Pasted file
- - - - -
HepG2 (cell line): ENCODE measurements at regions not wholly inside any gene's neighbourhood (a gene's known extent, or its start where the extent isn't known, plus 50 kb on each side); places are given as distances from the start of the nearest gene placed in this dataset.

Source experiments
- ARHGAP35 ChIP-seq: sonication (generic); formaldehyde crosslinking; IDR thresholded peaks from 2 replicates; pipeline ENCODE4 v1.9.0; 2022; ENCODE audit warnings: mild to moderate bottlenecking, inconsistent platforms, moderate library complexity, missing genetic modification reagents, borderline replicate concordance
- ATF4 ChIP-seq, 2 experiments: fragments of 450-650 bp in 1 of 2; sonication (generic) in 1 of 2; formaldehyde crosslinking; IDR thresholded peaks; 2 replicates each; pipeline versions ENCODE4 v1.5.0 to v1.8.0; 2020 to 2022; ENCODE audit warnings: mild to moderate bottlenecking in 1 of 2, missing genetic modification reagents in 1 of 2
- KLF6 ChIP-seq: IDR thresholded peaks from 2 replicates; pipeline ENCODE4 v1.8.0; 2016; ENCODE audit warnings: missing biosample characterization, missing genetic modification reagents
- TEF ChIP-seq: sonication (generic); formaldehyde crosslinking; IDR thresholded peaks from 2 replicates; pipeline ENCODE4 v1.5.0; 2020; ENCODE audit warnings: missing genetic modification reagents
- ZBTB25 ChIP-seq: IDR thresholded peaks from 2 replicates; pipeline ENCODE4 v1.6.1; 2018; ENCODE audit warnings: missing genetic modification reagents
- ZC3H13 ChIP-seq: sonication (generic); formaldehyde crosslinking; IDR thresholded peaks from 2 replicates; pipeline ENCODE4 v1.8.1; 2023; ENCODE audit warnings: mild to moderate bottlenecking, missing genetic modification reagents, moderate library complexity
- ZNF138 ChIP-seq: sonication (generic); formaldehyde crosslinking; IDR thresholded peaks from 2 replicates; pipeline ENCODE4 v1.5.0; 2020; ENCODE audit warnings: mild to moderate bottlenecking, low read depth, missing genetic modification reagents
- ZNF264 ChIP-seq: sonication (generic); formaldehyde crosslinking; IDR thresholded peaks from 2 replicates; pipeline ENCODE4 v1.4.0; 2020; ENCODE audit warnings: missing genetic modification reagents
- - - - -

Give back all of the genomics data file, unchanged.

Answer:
HepG2 (cell line): ENCODE measurements at regions not wholly inside any gene's neighbourhood (a gene's known extent, or its start where the extent isn't known, plus 50 kb on each side); places are given as distances from the start of the nearest gene placed in this dataset.

Source experiments
- ARHGAP35 ChIP-seq: sonication (generic); formaldehyde crosslinking; IDR thresholded peaks from 2 replicates; pipeline ENCODE4 v1.9.0; 2022; ENCODE audit warnings: mild to moderate bottlenecking, inconsistent platforms, moderate library complexity, missing genetic modification reagents, borderline replicate concordance
- ATF4 ChIP-seq, 2 experiments: fragments of 450-650 bp in 1 of 2; sonication (generic) in 1 of 2; formaldehyde crosslinking; IDR thresholded peaks; 2 replicates each; pipeline versions ENCODE4 v1.5.0 to v1.8.0; 2020 to 2022; ENCODE audit warnings: mild to moderate bottlenecking in 1 of 2, missing genetic modification reagents in 1 of 2
- KLF6 ChIP-seq: IDR thresholded peaks from 2 replicates; pipeline ENCODE4 v1.8.0; 2016; ENCODE audit warnings: missing biosample characterization, missing genetic modification reagents
- TEF ChIP-seq: sonication (generic); formaldehyde crosslinking; IDR thresholded peaks from 2 replicates; pipeline ENCODE4 v1.5.0; 2020; ENCODE audit warnings: missing genetic modification reagents
- ZBTB25 ChIP-seq: IDR thresholded peaks from 2 replicates; pipeline ENCODE4 v1.6.1; 2018; ENCODE audit warnings: missing genetic modification reagents
- ZC3H13 ChIP-seq: sonication (generic); formaldehyde crosslinking; IDR thresholded peaks from 2 replicates; pipeline ENCODE4 v1.8.1; 2023; ENCODE audit warnings: mild to moderate bottlenecking, missing genetic modification reagents, moderate library complexity
- ZNF138 ChIP-seq: sonication (generic); formaldehyde crosslinking; IDR thresholded peaks from 2 replicates; pipeline ENCODE4 v1.5.0; 2020; ENCODE audit warnings: mild to moderate bottlenecking, low read depth, missing genetic modification reagents
- ZNF264 ChIP-seq: sonication (generic); formaldehyde crosslinking; IDR thresholded peaks from 2 replicates; pipeline ENCODE4 v1.4.0; 2020; ENCODE audit warnings: missing genetic modification reagents